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Roundabouts are just plain better

Roundabouts are just plain better

Screen Shot 2013-12-05 at 11.47.34 AM

News today suggests some much-need improvements are scheduled for the I-95 intersection with Pooler Parkway and the airport in Savannah. From the article:

The Savannah Airport Commission on Wednesday voted to spend $67,500 as part of a joint agreement with the Georgia Department of Transportation, Gulfstream Aerospace and the Outlet Mall of Georgia to ease traffic congestion at the I-95/Pooler Parkway/Airways Avenue interchange.

And:

Meanwhile, the airport, Georgia DOT, the outlet mall and Gulfstream have come together to jointly fund interim improvements.

Those include adding dual left-turn lanes to the northbound exit ramp of I-95, extending the existing westbound left-turn lane on the bridge over I-95 for traffic onto southbound I-95 and adding a right-turn lane for eastbound traffic onto southbound I-95.

Two traffic signals also will be modified.

Like I said, this is much-needed. The intersection is a real mess. It backs up many hours of the day, it's hazardous for traffic exiting from I-95 and frustrating for those trying to get to the airport. Development is booming on the Pooler side. Improvements are absolutely needed.

Here's an aerial of the current intersection:

Screen Shot 2013-12-05 at 11.37.48 AM
Screen Shot 2013-12-05 at 11.37.48 AM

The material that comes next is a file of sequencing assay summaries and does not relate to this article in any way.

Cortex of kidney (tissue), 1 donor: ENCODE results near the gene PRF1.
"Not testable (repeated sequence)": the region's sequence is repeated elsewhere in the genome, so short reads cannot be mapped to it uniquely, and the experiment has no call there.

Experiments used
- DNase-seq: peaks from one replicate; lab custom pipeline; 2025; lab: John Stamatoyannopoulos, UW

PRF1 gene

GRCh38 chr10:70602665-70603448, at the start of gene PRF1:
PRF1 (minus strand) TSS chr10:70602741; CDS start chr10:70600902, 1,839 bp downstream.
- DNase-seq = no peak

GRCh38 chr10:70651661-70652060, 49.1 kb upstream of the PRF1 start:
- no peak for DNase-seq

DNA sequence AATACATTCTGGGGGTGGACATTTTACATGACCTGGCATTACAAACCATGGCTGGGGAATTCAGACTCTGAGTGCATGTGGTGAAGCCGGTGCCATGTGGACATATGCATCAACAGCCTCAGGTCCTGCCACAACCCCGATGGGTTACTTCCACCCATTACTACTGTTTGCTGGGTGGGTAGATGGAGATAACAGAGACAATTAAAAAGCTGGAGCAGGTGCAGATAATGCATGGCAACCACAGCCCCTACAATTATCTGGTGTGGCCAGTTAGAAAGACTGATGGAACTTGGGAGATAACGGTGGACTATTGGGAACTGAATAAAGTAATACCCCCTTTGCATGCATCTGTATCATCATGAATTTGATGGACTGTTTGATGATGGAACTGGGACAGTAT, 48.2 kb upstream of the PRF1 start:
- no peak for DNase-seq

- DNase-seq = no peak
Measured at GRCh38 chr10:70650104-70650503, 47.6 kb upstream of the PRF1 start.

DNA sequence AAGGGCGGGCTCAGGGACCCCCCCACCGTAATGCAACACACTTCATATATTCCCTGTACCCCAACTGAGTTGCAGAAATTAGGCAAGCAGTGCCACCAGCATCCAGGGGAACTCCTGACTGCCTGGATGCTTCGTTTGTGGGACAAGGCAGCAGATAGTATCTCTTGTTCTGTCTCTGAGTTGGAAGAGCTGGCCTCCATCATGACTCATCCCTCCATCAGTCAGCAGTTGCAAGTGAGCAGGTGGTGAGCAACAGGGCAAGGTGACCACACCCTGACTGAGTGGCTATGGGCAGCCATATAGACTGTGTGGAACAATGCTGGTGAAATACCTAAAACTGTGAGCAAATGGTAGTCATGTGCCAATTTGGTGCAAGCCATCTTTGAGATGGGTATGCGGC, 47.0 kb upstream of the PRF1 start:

It's unfortunate to me that GDOT is following the "typical" path here of more lanes, a bigger intersection, traffic signals etc.. By now, there's more than ample evidence from around the country that roundabouts are a far better solution in situations like this. Why are they better?

1. They are safer. Multiple studies show not only fewer accidents, but far fewer accidents with injuries or death.

2. They take up less room. Multiple-turn lane signalized-intersections are huge. Even a two-lane roundabout would be smaller.

3. They don't fail as often. Signals rely on electricity, which often fails. When they do, it's chaos. Roundabouts are simple and don't require mechanical activity. Some would call this Antifragile.

4. They are less expensive. Roundabouts cost less to build and far less to operate/maintain. I like the idea of saving money.

5. They require less road improvements downstream. Most people don't realize that roads are sized based on intersection capacity. Because roundabouts are also so efficient (traffic is always moving), the approaching roads don't need to have as many lanes. That also saves money, and creates more land for beautification and development.

People sometimes object to roundabouts, claiming they're confusing or scary. Look, traffic signals were new once, too, and people learned how to use them. I don't believe people are so stupid that they can't figure these out as well. In fact, they're common throughout the world, just not as much in the US.

Some examples from aerials below:

Screen Shot 2013-12-05 at 11.47.34 AM
Screen Shot 2013-12-05 at 11.47.34 AM
Screen Shot 2013-12-05 at 11.52.51 AM
Screen Shot 2013-12-05 at 11.52.51 AM
Final-Design
Final-Design

And for good measure, here's an example from France near a suburban mall and interchange:

Screen Shot 2013-12-05 at 2.03.45 PM
Screen Shot 2013-12-05 at 2.03.45 PM
Friday photo 12/6/13: Where am I?

Friday photo 12/6/13: Where am I?

A (somewhat) small example of why planning and government matter

A (somewhat) small example of why planning and government matter

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